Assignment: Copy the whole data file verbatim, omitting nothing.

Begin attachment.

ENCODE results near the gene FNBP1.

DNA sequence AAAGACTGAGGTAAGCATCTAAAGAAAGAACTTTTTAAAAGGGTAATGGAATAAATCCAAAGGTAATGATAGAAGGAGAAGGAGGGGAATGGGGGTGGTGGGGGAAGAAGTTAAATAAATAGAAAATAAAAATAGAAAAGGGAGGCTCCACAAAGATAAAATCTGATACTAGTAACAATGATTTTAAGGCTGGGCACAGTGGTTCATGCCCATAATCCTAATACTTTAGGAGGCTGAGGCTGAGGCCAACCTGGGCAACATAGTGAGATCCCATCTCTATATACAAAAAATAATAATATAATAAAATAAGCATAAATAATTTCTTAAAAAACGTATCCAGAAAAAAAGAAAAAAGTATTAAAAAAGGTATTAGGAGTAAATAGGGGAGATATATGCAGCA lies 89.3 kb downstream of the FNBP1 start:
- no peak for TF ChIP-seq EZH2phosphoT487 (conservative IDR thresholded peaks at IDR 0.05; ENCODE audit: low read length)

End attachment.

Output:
ENCODE results near the gene FNBP1.

DNA sequence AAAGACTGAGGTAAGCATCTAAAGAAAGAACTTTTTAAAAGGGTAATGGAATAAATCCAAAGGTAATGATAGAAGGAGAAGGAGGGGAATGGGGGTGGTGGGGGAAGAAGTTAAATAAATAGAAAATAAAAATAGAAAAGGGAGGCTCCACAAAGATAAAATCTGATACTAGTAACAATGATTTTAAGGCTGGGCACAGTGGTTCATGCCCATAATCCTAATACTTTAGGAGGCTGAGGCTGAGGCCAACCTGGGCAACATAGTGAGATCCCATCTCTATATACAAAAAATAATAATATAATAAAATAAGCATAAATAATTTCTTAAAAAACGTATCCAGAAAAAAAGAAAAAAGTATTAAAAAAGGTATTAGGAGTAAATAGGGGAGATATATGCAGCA lies 89.3 kb downstream of the FNBP1 start:
- no peak for TF ChIP-seq EZH2phosphoT487 (conservative IDR thresholded peaks at IDR 0.05; ENCODE audit: low read length)